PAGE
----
The wrongly convicted no longer will have to pay federal taxes on compensation money paid to them by the states that locked them up.
Cory Session, policy director at the Innocence Project of Texas, said Monday that the Internal Revenue Service ruling will affect ex-inmates from the 32 states that compensate the wrongly convicted.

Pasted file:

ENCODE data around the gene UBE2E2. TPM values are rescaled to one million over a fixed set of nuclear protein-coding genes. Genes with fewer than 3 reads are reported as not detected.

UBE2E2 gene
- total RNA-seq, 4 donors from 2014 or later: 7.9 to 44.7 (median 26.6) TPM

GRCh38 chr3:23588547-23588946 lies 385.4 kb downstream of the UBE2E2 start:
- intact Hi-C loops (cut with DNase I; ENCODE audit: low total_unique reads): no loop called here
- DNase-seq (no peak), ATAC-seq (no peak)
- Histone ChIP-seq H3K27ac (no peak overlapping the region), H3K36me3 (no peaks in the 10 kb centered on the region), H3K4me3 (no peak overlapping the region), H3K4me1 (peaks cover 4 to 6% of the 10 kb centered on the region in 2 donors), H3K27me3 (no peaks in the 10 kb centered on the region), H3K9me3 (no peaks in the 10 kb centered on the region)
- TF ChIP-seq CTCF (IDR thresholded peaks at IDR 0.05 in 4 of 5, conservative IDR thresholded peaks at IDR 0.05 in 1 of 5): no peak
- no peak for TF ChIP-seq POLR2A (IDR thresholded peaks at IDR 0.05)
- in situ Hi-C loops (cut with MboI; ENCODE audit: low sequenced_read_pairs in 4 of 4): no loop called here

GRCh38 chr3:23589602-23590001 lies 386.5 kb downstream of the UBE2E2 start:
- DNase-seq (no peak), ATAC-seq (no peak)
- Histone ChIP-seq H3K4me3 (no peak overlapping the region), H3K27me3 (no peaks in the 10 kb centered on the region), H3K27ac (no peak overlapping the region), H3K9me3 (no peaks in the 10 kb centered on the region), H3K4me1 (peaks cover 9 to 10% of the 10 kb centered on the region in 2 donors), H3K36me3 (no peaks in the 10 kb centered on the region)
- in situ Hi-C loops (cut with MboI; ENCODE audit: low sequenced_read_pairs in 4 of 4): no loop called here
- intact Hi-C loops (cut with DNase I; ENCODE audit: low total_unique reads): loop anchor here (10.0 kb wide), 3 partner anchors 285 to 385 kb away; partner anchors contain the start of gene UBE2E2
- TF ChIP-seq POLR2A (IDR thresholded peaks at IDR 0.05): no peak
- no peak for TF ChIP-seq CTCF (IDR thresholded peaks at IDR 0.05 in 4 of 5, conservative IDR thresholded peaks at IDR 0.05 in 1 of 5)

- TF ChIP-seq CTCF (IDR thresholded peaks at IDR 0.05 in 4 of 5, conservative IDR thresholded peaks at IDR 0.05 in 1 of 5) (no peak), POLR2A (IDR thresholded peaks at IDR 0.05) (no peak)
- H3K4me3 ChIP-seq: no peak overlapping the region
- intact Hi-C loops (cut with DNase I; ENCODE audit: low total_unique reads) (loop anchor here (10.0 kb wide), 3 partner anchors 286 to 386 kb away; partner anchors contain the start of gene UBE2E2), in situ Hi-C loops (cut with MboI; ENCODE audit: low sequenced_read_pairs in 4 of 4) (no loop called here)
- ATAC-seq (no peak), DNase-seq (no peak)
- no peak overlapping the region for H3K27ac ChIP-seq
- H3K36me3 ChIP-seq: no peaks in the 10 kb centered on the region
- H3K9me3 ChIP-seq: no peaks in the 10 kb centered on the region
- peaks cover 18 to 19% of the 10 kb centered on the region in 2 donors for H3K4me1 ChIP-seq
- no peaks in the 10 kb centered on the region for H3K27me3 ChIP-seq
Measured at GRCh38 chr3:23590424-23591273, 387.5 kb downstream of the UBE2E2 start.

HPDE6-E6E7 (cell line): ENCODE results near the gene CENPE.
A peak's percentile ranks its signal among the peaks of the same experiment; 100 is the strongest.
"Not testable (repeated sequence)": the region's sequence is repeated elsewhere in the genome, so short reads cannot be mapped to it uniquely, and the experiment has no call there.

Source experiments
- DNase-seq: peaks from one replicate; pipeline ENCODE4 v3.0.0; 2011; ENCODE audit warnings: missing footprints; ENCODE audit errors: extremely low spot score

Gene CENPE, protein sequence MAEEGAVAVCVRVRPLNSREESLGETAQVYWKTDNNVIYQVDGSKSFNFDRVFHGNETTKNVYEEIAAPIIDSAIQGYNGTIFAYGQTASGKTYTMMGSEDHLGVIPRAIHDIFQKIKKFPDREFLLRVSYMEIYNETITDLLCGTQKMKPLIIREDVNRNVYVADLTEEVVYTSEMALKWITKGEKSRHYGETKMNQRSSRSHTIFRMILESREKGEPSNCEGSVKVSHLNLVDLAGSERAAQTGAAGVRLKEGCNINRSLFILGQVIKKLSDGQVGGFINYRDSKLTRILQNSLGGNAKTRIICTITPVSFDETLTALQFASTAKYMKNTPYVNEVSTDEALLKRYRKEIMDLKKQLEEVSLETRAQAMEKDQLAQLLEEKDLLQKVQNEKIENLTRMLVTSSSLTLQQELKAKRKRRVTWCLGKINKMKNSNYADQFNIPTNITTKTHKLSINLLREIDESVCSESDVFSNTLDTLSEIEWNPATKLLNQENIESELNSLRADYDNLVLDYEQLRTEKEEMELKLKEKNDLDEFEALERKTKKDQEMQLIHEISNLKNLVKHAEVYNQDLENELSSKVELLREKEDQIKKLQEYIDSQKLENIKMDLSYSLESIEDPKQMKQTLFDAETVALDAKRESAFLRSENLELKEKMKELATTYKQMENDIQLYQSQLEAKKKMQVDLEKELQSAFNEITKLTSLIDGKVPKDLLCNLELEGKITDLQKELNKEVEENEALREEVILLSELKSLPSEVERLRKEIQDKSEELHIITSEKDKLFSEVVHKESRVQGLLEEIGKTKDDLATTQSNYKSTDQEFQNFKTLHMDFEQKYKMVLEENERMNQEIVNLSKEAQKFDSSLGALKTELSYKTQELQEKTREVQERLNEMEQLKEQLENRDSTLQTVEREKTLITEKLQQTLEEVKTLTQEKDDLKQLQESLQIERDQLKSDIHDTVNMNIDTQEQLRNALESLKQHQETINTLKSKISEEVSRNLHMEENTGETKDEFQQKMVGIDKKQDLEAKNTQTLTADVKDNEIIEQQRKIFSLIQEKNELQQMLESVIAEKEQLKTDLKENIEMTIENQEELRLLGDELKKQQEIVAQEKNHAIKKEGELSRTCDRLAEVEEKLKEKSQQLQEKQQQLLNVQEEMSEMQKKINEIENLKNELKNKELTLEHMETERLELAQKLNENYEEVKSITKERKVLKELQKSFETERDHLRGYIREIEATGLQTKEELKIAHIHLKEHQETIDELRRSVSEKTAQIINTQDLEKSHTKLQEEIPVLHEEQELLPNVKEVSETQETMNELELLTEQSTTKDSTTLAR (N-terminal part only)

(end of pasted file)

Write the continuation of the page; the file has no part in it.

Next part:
A group of wrongly convicted Texas inmates lobbied the IRS, which in some cases had collected up to a third of the compensation money in taxes. The lobbying effort was led by Texas lawyer Kevin Glasheen, who persuaded the Texas Legislature last year to provide the nation's most generous compensation package.
Texas pays the wrongly convicted $80,000 for each year of incarceration, plus a lifetime $80,000 annuity that varies based on life expectancy and other factors.
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